Tillie and the Wild Corn Bears
The day she left her farmhouse to wander through the green,
Tillie wore her scamper-boots, with plans for wandering.
She packed a satchel full of lunch and drinks and cookies too.
And right before she left the house, she grabbed her gold kazoo.
She made her way through rows of corn, and heard the tractors hum.
She watched the birds go flitting past. She thought she heard a drum.
But then the beats grew fainter, so Tillie wandered on.
Beneath a sky so bright and blue and hot and full of sun.
Then— just as she had thoughts of lunch, she heard that sound again—
Perhaps of someone dancing, or the rhythm of the rain.
The pounding of a hammer or the beating of a chest.
Poor Tillie didn’t know she’d found The Wily Corn Bears’ nest!
She clambered from the cornrows onto a little hill,
Where Wily Corn Bears jumped and twirled and danced around, and still
Brave Tillie moved in closer— until it was too late!
They pushed her down and tied her up and strapped her to the gate.
They hooted and they hollered. They pulled at Tillie’s hair.
They’d never seen a Tillie, and she’d never seen a bear.
The corn bears scowled at Tillie. They made a yelping sound.
They opened up her satchel, and wolfed her sandwich down.
They gobbled up her cookies and swallowed down her juice.
When Tillie saw them chomping, she tried to wriggle loose.
She summoned up her courage, and then began to speak,
“That sandwich was my supper, you thiefy little sneaks…”
But corn bears don’t know human talk, and so they barely heard.
She might as well have been a goldfish burbling at birds.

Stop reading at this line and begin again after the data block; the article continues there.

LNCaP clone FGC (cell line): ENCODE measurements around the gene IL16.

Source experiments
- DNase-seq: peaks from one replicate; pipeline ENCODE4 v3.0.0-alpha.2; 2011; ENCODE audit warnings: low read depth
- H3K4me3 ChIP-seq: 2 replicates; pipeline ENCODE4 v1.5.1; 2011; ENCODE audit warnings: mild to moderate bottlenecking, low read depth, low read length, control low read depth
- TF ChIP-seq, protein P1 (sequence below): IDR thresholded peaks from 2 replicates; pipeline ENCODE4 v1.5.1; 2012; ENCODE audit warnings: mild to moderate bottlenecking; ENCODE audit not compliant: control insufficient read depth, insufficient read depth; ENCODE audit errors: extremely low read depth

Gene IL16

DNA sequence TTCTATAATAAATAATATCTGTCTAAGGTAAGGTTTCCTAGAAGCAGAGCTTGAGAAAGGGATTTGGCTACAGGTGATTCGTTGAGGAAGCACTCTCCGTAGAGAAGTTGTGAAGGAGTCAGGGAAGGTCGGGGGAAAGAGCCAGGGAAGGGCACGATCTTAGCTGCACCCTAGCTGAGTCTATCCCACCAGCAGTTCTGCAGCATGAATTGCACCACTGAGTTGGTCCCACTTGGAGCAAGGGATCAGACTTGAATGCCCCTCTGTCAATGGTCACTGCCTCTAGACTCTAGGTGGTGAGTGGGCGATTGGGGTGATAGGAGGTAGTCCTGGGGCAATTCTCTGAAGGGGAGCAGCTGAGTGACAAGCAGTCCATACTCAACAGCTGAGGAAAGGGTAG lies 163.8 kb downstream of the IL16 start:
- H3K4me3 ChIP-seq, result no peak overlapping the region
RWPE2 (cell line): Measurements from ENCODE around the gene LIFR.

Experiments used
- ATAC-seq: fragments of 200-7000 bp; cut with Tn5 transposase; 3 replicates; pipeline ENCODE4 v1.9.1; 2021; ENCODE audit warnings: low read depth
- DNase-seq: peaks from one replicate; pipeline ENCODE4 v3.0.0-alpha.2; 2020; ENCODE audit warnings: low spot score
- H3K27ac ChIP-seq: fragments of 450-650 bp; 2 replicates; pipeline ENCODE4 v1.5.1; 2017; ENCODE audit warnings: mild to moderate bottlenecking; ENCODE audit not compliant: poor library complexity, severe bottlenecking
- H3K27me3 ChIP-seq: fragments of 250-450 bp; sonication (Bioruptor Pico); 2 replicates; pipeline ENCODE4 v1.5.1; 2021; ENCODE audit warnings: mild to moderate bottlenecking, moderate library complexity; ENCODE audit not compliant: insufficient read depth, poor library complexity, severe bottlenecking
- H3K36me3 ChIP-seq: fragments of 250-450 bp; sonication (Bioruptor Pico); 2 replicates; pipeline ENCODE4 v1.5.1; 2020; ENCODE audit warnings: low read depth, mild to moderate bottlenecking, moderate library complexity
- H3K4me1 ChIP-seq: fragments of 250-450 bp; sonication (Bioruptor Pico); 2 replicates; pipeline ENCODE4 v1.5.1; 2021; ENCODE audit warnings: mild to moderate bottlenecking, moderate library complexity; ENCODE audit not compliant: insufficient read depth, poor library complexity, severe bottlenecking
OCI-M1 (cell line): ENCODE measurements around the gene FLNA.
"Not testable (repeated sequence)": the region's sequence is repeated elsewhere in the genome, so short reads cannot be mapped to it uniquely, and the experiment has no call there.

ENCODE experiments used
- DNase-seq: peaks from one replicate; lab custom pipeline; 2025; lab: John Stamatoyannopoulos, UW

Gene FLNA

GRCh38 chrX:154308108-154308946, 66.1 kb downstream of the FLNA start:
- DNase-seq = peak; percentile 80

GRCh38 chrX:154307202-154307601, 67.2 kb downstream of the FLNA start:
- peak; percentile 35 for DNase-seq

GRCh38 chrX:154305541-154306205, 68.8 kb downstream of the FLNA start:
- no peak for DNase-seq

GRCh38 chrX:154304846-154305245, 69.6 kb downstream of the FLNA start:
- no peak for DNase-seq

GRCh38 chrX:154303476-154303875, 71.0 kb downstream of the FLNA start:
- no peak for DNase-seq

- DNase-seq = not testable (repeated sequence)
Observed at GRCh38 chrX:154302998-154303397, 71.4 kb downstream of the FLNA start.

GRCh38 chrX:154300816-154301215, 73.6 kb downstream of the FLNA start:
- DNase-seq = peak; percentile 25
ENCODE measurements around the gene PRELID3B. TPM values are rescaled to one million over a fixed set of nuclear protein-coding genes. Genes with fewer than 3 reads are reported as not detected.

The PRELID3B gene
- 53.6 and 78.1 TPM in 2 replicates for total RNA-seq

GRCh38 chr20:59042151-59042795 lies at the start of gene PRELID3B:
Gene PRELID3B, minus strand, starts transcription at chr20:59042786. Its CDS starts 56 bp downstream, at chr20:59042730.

She might as well have been a bluebird singing to a child.
Corn bears don’t know human words. The words they know are wild.
They just kept right on chomping, so Tillie gave a shout—
“THAT JUICE WAS ALL I HAD TO DRINK AND NOW IT’S ALL DRUNK OUT!”
The corn bears heard her bellow, but they puzzled at the sound.
They snickered corn bear snickers, glanced sneakily around.
And then they turned to Tillie, wondering at her yell.
They poked and prodded both her knees. They pinched her arms as well.
They unlaced both her scamper-boots. But now she shook in fear.
She wrestled to and fro against the ties that bound her there.
Tiny bear-claws combed her hair, tangled up her braids.
She felt the tiny bear-claws, and then she felt afraid.
Her hem was frayed and falling, her pockets torn clean through
Tillie felt quite sure that there was nothing left to do.
She trembled while she waited. She felt a creeping dread.
Until two corn bears stole her socks to wear upon their heads.
They wore the socks like little hats, which socks aren’t meant to be,
Then pulled them tight around their snouts, which caused both bears to sneeze.
But that made Tillie giggle, and woke her from her fright.
She struggled with the ropes she wore, the ties that bound her tight.
She managed then to free one arm, and with that arm she tried
To grab the Wily Corn Bears as they went running by.
She reached out for their silky backs, their pointy little ears,
But found instead her fingers fell on something lying near.
She found instead her satchel, discarded on the lawn,
And in the bag her gold kazoo, and then she found a song.
The creatures twirled around her still, shapes moving through the air,
She felt their claws against her skin. She shuddered deep with fear.
But when she blew her buzzing tune, The Wily Corn Bears fell,
In huddled lumps at Tillie’s feet, and ceased their Corn Bear yell.
She played as she untied her ropes, as she dashed down the hill
She played as she ran through the green, quite breathlessly, until
She saw off in the distance, the green that was her own,
Her own familiar yard and porch, her bicycle, her home.
Still buzzing on her gold kazoo, she scampered up the stairs.
She ran into the kitchen and found her mother there.
The moral of this story: Don’t wander fro and to—
But if you have to wander, remember your kazoo.